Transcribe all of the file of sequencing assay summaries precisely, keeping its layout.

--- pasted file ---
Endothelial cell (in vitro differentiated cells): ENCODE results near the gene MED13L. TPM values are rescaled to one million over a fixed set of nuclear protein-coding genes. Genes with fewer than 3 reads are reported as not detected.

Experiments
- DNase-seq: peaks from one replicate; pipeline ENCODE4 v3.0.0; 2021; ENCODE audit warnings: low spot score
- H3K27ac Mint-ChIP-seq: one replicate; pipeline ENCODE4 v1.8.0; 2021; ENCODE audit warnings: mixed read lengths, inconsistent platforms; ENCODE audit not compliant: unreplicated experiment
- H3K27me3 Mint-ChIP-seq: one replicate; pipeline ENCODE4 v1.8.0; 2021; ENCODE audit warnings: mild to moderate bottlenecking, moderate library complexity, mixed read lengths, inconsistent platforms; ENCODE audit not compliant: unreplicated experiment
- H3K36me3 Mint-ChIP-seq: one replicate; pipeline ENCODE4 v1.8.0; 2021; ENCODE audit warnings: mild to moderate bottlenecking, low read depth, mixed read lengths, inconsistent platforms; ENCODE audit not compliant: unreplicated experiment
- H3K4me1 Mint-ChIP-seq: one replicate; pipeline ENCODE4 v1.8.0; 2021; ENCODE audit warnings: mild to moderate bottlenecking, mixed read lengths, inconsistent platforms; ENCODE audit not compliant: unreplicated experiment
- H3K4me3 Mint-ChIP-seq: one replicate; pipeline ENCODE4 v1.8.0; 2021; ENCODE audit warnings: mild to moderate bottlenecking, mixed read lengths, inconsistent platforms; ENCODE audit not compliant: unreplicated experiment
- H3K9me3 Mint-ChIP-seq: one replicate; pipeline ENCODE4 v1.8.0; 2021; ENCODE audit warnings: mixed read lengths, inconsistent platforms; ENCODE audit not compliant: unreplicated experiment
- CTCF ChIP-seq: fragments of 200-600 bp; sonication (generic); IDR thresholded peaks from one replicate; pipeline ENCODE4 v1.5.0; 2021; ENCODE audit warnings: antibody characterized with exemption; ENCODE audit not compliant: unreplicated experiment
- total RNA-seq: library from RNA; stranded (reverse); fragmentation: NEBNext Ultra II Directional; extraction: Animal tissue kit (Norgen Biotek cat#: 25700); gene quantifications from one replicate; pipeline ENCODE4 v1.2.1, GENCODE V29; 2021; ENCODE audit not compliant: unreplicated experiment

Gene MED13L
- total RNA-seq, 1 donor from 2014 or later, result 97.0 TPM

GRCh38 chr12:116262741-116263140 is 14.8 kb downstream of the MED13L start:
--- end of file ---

Endothelial cell (in vitro differentiated cells): ENCODE results near the gene MED13L. TPM values are rescaled to one million over a fixed set of nuclear protein-coding genes. Genes with fewer than 3 reads are reported as not detected.

Experiments
- DNase-seq: peaks from one replicate; pipeline ENCODE4 v3.0.0; 2021; ENCODE audit warnings: low spot score
- H3K27ac Mint-ChIP-seq: one replicate; pipeline ENCODE4 v1.8.0; 2021; ENCODE audit warnings: mixed read lengths, inconsistent platforms; ENCODE audit not compliant: unreplicated experiment
- H3K27me3 Mint-ChIP-seq: one replicate; pipeline ENCODE4 v1.8.0; 2021; ENCODE audit warnings: mild to moderate bottlenecking, moderate library complexity, mixed read lengths, inconsistent platforms; ENCODE audit not compliant: unreplicated experiment
- H3K36me3 Mint-ChIP-seq: one replicate; pipeline ENCODE4 v1.8.0; 2021; ENCODE audit warnings: mild to moderate bottlenecking, low read depth, mixed read lengths, inconsistent platforms; ENCODE audit not compliant: unreplicated experiment
- H3K4me1 Mint-ChIP-seq: one replicate; pipeline ENCODE4 v1.8.0; 2021; ENCODE audit warnings: mild to moderate bottlenecking, mixed read lengths, inconsistent platforms; ENCODE audit not compliant: unreplicated experiment
- H3K4me3 Mint-ChIP-seq: one replicate; pipeline ENCODE4 v1.8.0; 2021; ENCODE audit warnings: mild to moderate bottlenecking, mixed read lengths, inconsistent platforms; ENCODE audit not compliant: unreplicated experiment
- H3K9me3 Mint-ChIP-seq: one replicate; pipeline ENCODE4 v1.8.0; 2021; ENCODE audit warnings: mixed read lengths, inconsistent platforms; ENCODE audit not compliant: unreplicated experiment
- CTCF ChIP-seq: fragments of 200-600 bp; sonication (generic); IDR thresholded peaks from one replicate; pipeline ENCODE4 v1.5.0; 2021; ENCODE audit warnings: antibody characterized with exemption; ENCODE audit not compliant: unreplicated experiment
- total RNA-seq: library from RNA; stranded (reverse); fragmentation: NEBNext Ultra II Directional; extraction: Animal tissue kit (Norgen Biotek cat#: 25700); gene quantifications from one replicate; pipeline ENCODE4 v1.2.1, GENCODE V29; 2021; ENCODE audit not compliant: unreplicated experiment

Gene MED13L
- total RNA-seq, 1 donor from 2014 or later, result 97.0 TPM

GRCh38 chr12:116262741-116263140 is 14.8 kb downstream of the MED13L start: